The 1 Food You Should Eat More Of As You Age

Tip: It's in this bowl.

Tip: It’s in this bowl. GMVozd via Getty Images

Every decade of our lives feels a little different. Many of us are familiar with having boundless energy in our 20s, even after four hours of sleep and a few margaritas, and with needing a lot more sleep (and less alcohol) in our 30s. From the moment we’re born, our bodies and nutritional needs change — so it makes sense that we need more and less of certain foods as we age.

Certain foods may be helpful for energy levels as we age, explained Kimberly Gomer, a registered dietitian and former director of nutrition at the Pritikin Longevity Center. But nutrition can also play a key role in disease prevention. “The single most important factor in all disease, whether it’s heart disease, cancer, diabetes, obesity or dementia, may be rooted in inflammation,” she said. “The way that inflammation responds in our bodies seems to intensify as we age, leading to illness and stress. Eating an anti-inflammatory diet, along with eliminating inflammatory foods, is key to maintaining great physical and mental health as we age.”

The One Food You Should Eat More Of As You Age

If you’re looking for a specific food that can improve your health, the experts we spoke with recommended opting for a high-quality fatty protein, namely salmon. “Fatty fish, like salmon, are rich in EPA (eicosapentaenoic acid) and DHA (docosahexaenoic acid),” which are long-chain omega-3 polyunsaturated fatty acids, explained Dr. Kevin Cooke, a board-certified family physician who specializes in longevity and brain performance medicine. “Older adults should aim to include these in their diet at least twice a week to increase omega-3 intake, which supports brain health and reduces inflammation.”

Gomer added that we need protein for muscle maintenance and strength, and healthy fat for hormones and fat-soluble vitamins. “As we age, we naturally lose muscle — if we don’t use it, we lose it,” she said. “And as we age, there are many things that can happen in our lives that make us less active and less motivated to build and maintain muscle. All of our cells, including our brain cells, need healthy fats to function. If we don’t provide them, we can have physical and cognitive problems.”

Edwina Clark, a certified dietician, added that if salmon isn’t your thing, other high-quality protein sources include skinless poultry, eggs, and tofu. It’s especially important for people 65 and older.”Research indicates that the optimal protein intake for the elderly is 1-1.2 grams [per kilogram of body weight]which is higher than the general adult recommendation of 0.8 grams per day,” she said. With that in mind, any of the foods listed can be useful in helping you meet your needs.

Other foods to add to your plate

While it’s definitely a good idea to eat more protein and healthy fats as you age, Cooke noted that leafy greens, like kale or spinach, are also smart additions, especially if you don’t eat a lot of them now. “Leafy greens are high in lutein, zeaxanthin and other antioxidants,” he said. “They’re also a great source of B vitamins, like folate, niacin, riboflavin and vitamin B6, which are important for healthy brain function.”

Pomegranates are rich in antioxidants.Pomegranates are rich in antioxidants.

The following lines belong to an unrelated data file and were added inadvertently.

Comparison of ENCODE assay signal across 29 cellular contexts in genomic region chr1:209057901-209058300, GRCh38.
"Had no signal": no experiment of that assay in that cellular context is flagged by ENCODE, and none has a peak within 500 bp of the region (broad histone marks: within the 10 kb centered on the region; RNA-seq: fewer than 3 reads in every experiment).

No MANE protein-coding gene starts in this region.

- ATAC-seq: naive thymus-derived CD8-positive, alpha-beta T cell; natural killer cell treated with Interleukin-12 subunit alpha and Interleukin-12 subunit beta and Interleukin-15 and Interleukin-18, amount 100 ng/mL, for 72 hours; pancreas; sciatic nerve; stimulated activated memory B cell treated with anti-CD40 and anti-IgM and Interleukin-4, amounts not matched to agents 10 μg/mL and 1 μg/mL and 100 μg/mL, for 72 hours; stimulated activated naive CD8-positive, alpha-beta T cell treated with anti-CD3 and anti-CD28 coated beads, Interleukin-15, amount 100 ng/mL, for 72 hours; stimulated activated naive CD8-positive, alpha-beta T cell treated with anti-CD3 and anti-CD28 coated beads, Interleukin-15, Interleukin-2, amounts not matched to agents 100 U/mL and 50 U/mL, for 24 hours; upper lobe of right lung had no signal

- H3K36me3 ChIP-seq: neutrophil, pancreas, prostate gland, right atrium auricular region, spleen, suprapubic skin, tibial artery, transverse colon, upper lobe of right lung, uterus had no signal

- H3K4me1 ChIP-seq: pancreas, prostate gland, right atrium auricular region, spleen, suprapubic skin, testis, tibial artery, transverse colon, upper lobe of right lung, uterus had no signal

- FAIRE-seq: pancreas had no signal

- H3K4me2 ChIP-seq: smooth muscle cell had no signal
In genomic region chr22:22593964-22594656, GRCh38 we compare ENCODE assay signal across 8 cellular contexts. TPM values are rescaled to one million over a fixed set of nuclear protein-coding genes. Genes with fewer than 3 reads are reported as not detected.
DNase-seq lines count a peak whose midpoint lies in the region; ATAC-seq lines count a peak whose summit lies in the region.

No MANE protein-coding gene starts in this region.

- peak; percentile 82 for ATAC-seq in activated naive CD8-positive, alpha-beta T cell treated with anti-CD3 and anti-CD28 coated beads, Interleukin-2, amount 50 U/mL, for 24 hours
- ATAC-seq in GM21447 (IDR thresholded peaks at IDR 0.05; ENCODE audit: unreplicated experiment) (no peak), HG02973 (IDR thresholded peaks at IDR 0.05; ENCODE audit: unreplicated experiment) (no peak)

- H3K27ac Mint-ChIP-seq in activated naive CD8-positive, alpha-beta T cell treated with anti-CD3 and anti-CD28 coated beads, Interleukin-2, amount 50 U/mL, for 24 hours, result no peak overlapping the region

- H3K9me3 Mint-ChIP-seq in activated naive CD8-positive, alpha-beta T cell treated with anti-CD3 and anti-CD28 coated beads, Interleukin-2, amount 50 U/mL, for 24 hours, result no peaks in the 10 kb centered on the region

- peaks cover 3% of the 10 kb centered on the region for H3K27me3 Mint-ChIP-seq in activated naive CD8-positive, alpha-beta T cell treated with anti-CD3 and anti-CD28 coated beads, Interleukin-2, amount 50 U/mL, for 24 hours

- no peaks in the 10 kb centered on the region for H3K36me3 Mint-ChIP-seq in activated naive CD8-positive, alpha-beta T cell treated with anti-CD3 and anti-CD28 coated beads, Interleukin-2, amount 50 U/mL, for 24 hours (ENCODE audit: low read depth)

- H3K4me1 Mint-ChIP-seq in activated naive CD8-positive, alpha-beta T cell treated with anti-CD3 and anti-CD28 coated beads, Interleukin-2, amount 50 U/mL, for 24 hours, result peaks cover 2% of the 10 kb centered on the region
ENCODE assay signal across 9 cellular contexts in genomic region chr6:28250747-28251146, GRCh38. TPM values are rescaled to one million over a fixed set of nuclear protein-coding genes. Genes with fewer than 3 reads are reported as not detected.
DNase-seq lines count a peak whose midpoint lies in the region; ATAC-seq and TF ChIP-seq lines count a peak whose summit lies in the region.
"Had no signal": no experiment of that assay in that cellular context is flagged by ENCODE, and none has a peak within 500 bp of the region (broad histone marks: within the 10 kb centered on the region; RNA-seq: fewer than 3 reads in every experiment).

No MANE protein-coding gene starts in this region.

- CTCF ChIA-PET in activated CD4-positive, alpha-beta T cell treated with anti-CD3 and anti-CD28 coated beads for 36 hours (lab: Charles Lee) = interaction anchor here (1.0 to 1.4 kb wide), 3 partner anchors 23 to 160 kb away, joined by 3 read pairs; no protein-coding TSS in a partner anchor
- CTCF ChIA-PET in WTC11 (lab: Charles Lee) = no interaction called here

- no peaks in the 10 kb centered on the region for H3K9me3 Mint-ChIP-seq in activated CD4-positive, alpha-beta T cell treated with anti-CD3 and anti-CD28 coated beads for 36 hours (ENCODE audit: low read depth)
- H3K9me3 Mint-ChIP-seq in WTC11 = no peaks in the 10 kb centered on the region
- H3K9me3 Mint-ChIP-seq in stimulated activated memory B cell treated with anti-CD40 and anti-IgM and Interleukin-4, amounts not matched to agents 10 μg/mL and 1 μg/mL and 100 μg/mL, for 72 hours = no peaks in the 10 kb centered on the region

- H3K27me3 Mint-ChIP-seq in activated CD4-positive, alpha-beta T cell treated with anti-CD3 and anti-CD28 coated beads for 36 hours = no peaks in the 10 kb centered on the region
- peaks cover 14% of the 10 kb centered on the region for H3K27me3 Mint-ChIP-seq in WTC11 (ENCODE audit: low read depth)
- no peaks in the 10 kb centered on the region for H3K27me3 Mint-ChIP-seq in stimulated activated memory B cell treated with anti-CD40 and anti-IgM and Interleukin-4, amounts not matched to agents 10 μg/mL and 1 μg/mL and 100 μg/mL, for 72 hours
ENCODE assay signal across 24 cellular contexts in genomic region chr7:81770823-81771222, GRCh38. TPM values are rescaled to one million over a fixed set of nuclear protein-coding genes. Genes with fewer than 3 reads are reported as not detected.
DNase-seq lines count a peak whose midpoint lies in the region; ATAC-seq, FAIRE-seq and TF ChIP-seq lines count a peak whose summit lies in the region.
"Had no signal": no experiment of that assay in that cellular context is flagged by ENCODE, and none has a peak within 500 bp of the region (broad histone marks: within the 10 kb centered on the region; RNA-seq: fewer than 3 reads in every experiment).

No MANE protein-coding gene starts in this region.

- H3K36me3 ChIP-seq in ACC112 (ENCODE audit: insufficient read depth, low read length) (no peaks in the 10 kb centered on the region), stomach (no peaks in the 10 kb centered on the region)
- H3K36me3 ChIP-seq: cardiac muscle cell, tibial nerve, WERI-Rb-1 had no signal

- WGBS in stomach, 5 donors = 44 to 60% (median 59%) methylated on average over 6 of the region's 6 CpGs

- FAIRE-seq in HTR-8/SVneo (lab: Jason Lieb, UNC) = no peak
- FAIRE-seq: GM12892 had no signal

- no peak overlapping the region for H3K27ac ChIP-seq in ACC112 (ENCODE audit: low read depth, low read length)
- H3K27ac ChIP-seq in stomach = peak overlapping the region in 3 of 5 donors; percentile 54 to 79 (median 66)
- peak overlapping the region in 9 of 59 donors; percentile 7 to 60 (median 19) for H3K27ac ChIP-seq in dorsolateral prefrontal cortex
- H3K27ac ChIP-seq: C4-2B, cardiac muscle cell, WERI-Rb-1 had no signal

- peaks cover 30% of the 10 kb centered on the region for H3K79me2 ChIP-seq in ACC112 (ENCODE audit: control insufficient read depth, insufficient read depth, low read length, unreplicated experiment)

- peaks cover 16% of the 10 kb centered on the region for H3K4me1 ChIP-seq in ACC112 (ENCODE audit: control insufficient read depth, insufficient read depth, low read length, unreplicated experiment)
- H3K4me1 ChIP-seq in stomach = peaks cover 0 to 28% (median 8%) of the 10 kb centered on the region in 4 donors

Pomegranates are rich in antioxidants. Tuncmemo via Getty Images

Clark also recommends pomegranates.Pomegranates are a rich source of antioxidants for fighting oxidative damage and contain a group of compounds called ellagitannins,” she said. “Ellagitannins are converted by gut bacteria in some people into something called urolithin A, and urolithin A has been shown to offset some of the effects of aging, including muscle loss. Pomegranates are also a rich source of fiber…and help regulate blood sugar levels, promote feelings of fullness, and protect against colon cancer.”

How the nutritional needs of men and women differ

Men and women have different nutritional needs at different stages of life, including as they age. “Men generally need higher protein intake to maintain muscle mass, which can decline with age,” Cooke says. “They also tend to have higher calorie needs due to greater muscle mass and higher metabolic rates, although these needs decline as they age. Zinc is particularly important for men because it supports prostate health and immune function.”

For women, calcium and vitamin D are crucial for maintaining healthy bones, especially after menopause, when the risk of osteoporosis increases. “Iron needs decrease after menopause, but it remains important for energy levels,” Cooke says. “Folic acid is essential for cognitive and cardiovascular health. Additionally, phytoestrogens, found in soy products, may help ease symptoms of menopause.”

What about supplements?

It seems like supplements are everywhere these days, so you might be wondering if you can use them to fill in any nutritional gaps. While it’s not yet certain how effective supplements are, Gomer said, in many cases they can’t hurt — as long as you take a food-first approach.

“If someone has a known deficiency, it’s always better to use food first, because the nutrients in food are generally better accepted and absorbed by the body,” she said. “But sometimes a supplement is needed. That should be taken when a baseline lab test is first done, and then the right supplement and dosage will be determined. For example, many of my clients have low vitamin D levels, which is difficult to obtain from food alone, so a supplement can be helpful.”

While nutrition can feel more complicated as we get older, it doesn’t have to be. Rest assured that if you’re eating salmon a few times a week and also eating a few handfuls of leafy greens, you’re in pretty good shape.


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